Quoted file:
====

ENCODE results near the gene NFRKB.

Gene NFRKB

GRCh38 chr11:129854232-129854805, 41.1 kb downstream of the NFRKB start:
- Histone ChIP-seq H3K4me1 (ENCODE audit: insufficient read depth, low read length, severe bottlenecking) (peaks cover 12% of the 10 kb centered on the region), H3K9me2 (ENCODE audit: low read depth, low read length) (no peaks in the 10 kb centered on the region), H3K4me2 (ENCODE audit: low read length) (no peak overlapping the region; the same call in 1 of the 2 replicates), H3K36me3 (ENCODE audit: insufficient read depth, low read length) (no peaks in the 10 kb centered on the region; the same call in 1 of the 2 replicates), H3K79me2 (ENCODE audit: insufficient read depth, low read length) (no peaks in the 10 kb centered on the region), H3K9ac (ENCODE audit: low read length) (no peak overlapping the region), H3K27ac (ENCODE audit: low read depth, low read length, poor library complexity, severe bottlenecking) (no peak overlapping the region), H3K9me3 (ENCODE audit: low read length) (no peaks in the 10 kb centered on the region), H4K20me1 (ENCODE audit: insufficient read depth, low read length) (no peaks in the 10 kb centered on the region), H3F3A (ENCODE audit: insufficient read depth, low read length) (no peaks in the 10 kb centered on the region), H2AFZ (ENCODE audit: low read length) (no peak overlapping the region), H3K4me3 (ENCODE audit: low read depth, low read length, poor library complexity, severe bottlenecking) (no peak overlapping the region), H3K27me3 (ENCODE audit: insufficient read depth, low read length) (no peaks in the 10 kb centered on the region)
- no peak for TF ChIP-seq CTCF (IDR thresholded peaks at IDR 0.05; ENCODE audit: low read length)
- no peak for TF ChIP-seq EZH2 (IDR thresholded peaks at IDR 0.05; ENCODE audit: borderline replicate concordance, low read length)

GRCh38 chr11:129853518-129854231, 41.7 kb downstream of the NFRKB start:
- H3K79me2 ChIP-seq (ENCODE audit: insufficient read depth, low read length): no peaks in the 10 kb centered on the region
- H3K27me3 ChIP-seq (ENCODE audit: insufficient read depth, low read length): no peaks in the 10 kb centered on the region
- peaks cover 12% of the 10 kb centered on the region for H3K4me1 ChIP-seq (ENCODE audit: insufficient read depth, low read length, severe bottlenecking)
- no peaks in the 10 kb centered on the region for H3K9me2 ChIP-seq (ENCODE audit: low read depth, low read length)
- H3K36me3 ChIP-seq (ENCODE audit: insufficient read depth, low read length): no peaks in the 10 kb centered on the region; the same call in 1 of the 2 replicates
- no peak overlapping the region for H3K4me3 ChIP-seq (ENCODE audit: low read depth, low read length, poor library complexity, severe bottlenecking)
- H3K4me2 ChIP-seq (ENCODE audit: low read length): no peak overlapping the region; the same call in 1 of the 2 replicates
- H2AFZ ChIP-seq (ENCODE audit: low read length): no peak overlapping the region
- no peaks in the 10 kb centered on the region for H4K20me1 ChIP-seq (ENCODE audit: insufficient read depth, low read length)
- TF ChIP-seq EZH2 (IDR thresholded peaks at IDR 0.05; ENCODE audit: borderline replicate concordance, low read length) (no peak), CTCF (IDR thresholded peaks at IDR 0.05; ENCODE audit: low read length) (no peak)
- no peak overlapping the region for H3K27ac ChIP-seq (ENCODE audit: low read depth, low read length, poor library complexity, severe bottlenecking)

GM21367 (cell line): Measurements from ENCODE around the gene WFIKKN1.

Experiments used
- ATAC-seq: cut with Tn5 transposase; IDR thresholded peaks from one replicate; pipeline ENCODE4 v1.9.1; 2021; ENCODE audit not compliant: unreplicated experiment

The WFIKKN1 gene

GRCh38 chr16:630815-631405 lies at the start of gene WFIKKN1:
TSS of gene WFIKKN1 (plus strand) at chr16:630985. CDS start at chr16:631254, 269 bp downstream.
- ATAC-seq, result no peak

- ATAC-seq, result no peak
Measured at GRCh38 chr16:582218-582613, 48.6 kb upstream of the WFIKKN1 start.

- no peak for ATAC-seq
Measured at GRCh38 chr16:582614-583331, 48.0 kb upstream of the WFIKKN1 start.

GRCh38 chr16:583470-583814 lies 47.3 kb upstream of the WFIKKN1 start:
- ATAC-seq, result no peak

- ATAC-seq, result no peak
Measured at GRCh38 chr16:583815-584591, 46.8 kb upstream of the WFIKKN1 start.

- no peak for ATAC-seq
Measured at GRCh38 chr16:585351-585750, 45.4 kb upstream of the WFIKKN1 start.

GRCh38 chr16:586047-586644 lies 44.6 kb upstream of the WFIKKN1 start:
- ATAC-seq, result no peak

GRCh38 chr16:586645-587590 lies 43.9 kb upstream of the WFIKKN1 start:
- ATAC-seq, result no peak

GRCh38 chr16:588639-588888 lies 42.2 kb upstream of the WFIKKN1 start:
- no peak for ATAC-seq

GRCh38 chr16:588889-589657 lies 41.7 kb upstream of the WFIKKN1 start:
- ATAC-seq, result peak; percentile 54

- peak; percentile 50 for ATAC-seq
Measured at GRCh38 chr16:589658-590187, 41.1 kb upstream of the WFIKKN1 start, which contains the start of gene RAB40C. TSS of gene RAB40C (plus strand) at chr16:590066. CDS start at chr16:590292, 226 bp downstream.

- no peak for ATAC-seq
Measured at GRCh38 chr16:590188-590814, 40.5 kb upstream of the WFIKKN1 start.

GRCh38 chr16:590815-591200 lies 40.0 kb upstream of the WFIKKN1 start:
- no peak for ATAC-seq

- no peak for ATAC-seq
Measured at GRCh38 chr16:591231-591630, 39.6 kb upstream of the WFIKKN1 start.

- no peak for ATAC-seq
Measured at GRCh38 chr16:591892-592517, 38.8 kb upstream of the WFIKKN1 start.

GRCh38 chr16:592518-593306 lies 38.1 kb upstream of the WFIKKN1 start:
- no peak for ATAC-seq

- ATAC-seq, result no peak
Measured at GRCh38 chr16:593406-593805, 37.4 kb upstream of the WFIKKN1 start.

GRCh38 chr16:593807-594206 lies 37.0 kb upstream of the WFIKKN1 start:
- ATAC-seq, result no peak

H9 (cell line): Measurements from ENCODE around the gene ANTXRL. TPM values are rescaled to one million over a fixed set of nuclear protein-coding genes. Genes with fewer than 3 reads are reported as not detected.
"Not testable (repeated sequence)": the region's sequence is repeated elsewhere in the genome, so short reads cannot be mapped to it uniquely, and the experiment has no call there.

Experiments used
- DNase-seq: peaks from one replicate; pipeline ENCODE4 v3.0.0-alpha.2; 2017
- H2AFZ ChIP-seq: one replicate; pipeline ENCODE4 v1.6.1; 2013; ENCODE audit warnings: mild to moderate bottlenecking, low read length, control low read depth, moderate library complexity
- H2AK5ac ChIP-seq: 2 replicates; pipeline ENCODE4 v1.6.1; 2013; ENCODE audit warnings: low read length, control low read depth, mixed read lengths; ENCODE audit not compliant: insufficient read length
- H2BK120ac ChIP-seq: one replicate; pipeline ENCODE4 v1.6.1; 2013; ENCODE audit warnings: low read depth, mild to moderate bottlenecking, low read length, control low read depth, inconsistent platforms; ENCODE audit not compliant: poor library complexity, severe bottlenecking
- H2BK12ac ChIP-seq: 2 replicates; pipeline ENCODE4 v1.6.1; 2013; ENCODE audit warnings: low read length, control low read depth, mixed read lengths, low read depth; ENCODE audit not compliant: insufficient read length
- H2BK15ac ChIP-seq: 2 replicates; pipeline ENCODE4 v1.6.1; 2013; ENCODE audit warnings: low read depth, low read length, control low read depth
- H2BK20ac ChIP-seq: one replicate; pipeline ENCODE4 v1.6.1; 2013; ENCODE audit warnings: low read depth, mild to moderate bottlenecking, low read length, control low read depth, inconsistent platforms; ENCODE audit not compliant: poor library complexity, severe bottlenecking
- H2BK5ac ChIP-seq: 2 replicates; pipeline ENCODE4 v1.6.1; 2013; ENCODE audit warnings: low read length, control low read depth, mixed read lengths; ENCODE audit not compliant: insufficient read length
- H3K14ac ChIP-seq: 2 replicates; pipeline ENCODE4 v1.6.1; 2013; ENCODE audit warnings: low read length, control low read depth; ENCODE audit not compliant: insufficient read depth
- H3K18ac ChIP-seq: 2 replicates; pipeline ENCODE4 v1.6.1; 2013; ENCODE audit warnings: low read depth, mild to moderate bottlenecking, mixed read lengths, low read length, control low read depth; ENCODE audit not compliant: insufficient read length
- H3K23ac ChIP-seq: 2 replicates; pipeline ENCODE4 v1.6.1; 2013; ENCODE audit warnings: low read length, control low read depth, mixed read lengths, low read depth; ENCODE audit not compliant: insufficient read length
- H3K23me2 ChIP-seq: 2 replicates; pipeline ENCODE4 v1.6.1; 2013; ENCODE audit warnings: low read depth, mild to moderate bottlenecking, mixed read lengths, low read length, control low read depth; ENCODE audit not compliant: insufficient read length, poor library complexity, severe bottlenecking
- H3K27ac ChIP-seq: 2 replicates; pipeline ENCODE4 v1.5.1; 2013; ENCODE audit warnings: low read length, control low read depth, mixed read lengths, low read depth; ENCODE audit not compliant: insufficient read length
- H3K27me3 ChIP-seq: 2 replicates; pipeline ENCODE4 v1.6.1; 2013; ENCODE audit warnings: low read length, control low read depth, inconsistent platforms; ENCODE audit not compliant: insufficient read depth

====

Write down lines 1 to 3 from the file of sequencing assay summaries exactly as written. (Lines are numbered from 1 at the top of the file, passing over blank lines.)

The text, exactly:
ENCODE results near the gene NFRKB.

Gene NFRKB

GRCh38 chr11:129854232-129854805, 41.1 kb downstream of the NFRKB start: